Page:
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Environment

Deep-Sea Gulf Corals Are Now Federally Protected

Federal officials approved a new rule to protect deep-sea coral hotspots in the Gulf of Mexico through restrictions on some fishing gear in areas where they thrive. Some locations are off of the Florida coast.

The U.S. Department of Commerce secretary has approved a plan to protect deep-sea Gulf corals from fishing gear by setting boundaries so that fishing happens around the corals, and not on top of them.

Some of these locations were not identified until about a decade ago using underwater cameras.

When most people think about corals, they might think about a snorkeling trip in the Keys or the Caribbean. Those are shallow water corals, which get a lot of sun.

Deep-sea corals in the Gulf are different, living in discreet clusters where little sunlight comes through. They're really important, said Tom Wheatley, a manager of the Pew Charitable Trusts Conserving Marine Life in the U.S. program.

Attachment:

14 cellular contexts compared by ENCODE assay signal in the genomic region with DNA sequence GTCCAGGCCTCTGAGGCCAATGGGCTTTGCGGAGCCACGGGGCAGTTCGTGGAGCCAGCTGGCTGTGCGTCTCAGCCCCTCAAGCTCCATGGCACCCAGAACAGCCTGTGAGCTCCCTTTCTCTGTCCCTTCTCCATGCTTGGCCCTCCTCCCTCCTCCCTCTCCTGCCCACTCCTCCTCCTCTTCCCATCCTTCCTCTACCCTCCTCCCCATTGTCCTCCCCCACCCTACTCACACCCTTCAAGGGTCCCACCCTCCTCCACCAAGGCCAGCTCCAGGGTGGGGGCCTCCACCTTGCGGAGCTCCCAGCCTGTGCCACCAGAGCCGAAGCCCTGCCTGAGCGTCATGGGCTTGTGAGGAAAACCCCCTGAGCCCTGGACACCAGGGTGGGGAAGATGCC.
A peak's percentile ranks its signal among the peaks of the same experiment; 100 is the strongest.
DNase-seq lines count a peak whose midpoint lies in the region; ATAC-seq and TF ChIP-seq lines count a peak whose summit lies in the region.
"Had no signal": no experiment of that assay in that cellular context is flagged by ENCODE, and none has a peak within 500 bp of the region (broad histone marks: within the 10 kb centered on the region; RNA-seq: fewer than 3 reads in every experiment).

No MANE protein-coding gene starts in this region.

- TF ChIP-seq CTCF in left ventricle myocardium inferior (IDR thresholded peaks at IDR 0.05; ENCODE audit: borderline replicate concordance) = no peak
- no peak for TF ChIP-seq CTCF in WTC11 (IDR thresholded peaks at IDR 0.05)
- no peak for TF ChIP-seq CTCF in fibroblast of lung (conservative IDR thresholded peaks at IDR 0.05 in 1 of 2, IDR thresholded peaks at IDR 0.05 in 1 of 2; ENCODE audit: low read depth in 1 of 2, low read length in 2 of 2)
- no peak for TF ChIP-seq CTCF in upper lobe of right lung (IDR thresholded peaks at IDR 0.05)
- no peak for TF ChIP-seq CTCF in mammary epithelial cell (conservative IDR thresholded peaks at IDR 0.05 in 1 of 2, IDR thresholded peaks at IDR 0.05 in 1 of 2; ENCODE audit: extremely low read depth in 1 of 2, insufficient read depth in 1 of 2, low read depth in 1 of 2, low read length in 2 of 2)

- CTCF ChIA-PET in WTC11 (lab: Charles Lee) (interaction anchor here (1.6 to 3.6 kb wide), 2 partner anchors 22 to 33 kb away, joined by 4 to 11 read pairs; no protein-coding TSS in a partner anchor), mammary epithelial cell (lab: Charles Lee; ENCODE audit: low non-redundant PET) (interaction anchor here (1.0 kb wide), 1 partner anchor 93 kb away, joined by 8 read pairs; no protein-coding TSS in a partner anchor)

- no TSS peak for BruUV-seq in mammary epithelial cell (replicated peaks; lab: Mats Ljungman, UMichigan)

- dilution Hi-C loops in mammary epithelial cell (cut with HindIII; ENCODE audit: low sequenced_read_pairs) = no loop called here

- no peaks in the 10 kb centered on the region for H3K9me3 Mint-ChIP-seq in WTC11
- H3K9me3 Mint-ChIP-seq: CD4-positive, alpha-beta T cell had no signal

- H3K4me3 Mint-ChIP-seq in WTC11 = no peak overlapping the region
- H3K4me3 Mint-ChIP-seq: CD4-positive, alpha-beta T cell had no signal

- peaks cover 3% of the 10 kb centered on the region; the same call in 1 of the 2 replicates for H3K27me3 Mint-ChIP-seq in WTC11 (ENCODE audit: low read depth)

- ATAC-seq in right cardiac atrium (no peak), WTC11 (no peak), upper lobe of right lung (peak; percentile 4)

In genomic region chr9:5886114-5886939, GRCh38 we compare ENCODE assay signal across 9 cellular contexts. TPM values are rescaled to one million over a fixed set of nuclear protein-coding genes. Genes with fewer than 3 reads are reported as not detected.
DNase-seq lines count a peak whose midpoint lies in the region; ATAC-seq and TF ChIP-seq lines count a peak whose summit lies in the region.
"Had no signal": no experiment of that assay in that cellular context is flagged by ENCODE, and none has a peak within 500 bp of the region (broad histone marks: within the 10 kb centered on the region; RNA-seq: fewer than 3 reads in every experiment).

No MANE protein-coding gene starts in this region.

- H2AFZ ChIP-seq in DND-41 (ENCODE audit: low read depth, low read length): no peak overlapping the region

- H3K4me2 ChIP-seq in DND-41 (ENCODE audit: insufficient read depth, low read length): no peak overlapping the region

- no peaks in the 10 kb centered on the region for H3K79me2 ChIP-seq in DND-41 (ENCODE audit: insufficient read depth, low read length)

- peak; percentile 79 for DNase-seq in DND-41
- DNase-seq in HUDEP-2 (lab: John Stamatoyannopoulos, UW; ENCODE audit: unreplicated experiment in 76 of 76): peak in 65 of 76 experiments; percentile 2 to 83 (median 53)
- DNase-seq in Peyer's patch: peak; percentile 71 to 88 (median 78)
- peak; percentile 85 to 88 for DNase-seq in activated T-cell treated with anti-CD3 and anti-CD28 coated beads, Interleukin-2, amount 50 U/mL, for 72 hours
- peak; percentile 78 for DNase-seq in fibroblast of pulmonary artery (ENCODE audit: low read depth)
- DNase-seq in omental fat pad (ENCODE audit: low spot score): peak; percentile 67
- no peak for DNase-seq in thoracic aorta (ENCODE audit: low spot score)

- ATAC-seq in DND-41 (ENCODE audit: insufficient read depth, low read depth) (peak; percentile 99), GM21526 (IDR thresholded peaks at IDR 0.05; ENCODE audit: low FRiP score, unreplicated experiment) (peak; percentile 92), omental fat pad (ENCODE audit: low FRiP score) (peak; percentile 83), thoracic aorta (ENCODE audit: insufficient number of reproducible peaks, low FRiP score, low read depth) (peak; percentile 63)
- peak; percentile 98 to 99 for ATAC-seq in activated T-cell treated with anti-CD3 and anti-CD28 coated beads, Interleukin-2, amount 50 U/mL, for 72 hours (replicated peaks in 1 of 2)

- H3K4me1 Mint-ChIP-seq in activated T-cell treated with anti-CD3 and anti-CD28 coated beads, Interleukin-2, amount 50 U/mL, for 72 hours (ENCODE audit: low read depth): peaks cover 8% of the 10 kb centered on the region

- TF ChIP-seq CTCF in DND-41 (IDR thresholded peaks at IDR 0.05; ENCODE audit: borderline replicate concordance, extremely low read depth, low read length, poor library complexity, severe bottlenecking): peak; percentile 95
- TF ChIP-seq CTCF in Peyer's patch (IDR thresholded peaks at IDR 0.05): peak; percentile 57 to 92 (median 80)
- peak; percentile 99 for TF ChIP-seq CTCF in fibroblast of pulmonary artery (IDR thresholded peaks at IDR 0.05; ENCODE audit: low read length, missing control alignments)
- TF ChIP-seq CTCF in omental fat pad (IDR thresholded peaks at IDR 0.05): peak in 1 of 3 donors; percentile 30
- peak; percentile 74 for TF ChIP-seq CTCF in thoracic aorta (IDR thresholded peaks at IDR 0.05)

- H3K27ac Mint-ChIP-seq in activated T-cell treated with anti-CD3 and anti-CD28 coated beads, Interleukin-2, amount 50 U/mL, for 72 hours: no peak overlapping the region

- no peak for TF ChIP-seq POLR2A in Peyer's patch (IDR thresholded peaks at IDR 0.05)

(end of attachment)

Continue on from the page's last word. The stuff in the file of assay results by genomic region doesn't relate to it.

"They actually form habitat, the stony corals, that actually create mounds that can be hundreds of feet high that provide places for other different animals like crabs, fish and sharks, to find prey, to find shelter," Wheatley said. "Some even lay their eggs in and on the corals, like cat sharks, so they create a lot of habitat.”

Deep-Sea_Coral_Hotspots_650.jpg
Pew Charitable Trusts

These living organisms are also valuable for medical research, he said. Scientists study the corals for breakthroughs in human health because they live long lives without contracting diseases.

"They look to get remedies for some of the common ailments that humans have directly from the corals themselves and the sponges and things like that, that live in these coral communities," Wheatley said.

But these are a slow-growing and fragile species. They were getting damaged by deep-water fishing nets pulled behind boats to catch things like shrimp. It can takes years for the illusive creatures to recover.

Now federal officials will monitor fishing boats through tracking devices to ensure they're not destroying the corals.

The Gulf of Mexico Fishery Management Council worked very closely with scientists, both in academia and at the National Oceanic and Atmospheric Administration, Wheatley said.

The council also worked closely with the fishermen they are regulating to find solutions that would protect the most corals, but also allow for the most fishing.

“So we're excited about this as a good first step,” he said. “We think that the council deserves a tremendous amount of credit, and we're willing and ready to work on some more sites, too, into the future.”